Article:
I gotta say, having the Packers win the Super Bowl did take some of the pain out of this offseason. Had the Steelers won their third Super Bowl in the last five seasons, it would have showcased the massive gulf between these two teams and put an immense amount of pressure to catch up. It’s amazing what difference a couple of plays can make on the outlook of an entire offseason. That said, Pittsburgh remains the unquestioned dominant power in the AFC North, and for all their weaknesses this season they face many fewer question marks than do the Ravens. Luckily for the exhausted and burned out football fans of the world (I hope I’m not the only one) we have months before the draft takes over and over-coverage of bombastic showmanship in the labor negotiations begin. But hey, there is always the Orioles! Okay, so maybe that didn’t help. Let’s just line up for the kick…
Spring Training Performance Carries More Weight After Disastrous 2010
Spring Training is almost upon us, so let’s let the hype machine begin. It’s strange how over the course of an offseason the team looks better and better even if little has changed. Every signing looks a little better that it did when it was made, and the youth on the team is expected to advance by leaps and bounds, though that is hardly a guarantee. Given the hype going into last year I am cautious to expect anything other than last place for this team, but the end of last season does give some legitimate reasons for optimism. Fans aren’t simply hoping that the Orioles are capable of winning- they showed they could. After the epic failure of last season’s Spring Training that continued into the season, I will put slightly more stock in this season’s Spring Training performance than most years. In 2010 Spring Training showed that the Orioles were simply not ready to play, regardless of injuries, and it bled into the season. It bucked the trend of preseason being meaningless as far as an indicator of how the season would unfold. With hopes and ambitions again high (for an O’s team, that is), it will certainly have my attention.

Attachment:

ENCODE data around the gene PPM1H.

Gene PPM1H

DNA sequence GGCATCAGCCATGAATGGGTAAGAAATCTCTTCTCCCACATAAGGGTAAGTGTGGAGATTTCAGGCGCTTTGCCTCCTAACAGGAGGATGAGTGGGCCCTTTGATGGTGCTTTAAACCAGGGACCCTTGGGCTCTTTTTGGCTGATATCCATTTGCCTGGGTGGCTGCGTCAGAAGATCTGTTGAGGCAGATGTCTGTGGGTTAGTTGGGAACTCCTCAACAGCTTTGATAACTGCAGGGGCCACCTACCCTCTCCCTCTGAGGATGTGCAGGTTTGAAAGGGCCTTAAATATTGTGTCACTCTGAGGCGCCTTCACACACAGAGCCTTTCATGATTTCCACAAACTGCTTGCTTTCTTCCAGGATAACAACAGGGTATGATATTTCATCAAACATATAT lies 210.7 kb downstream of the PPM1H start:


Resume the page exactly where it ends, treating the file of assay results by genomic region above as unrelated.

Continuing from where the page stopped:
Randy Shannon Offered Terps’ Defensive Coordinator Position
If Randy Shannon, longtime Miami defensive coordinator and recently fired head coach was to accept a job with Maryland, it would turn the loss of Don Brown completely on its ear. Last week I decried the immorality of Brown jumping ship just days after Signing Day, with the lone top candidate remaining (Shannon) considered too radioactive even for a desperate UCLA squad. I was all but resigned to the idea of promoting a green assistant to continue Brown’s scheme. Shannon has been dogged by rumors of questionable recruiting dating back as long as he has been on Miami’s staff, and was been credited with a great defense that is built more on the quality of his players than the complexity of his scheme.
He runs a 4-3 cover 2 defense on just about every play and dares the opposition to beat it. Yes, he has great athletes to do it, but he is the one recruiting them. He is a tremendous coach and his defense should fit well into what the Terps were already running under Brown, not to mention helping with recruiting in talent-rich South Florida. I won’t hold my breath, but I will be hoping Shannon, whose defenses only ranked worse than 7th once in his tenure as Miami DC, decides to head up Route 1.
Jerry Sloan Retires after 23 Seasons with Utah Jazz
23 seasons is an astonishing amount of time to make it as a head coach in any professional league, much less with a single team, and even less without winning a championship. But don’t take that last part as a shot on Coach Sloan- the fact that he didn’t win a championship but remained as head coach is a testament to the fact that he delivered consistent winners every season, never with a lull low enough to erode the confidence of management or the fans. He survived the exits of Vlade Divac and John Stockton and rebuilt a winner with Deron Williams and Adrei Kirilenko, and a host of role players that he yet again found the right place for.
But in the end it was this new nucleus of players- and the new era of the NBA- that finally told him it was enough. The league when coaches could own the locker room, when they commanded the respect of their players is long gone. Coaches are now on a first name basis with players to the point where they are fortunate to be referred to as “coach.” They run the team through negotiation, bargaining with star players, seen as little more than a middle-man between the player and the team’s owner. Sloan may have realized that in his disputes with point guard Deron Williams that Williams was emboldened in knowing that ownership had his back rather than the longest tenured coach in the NBA. At that point, he was right to walk away.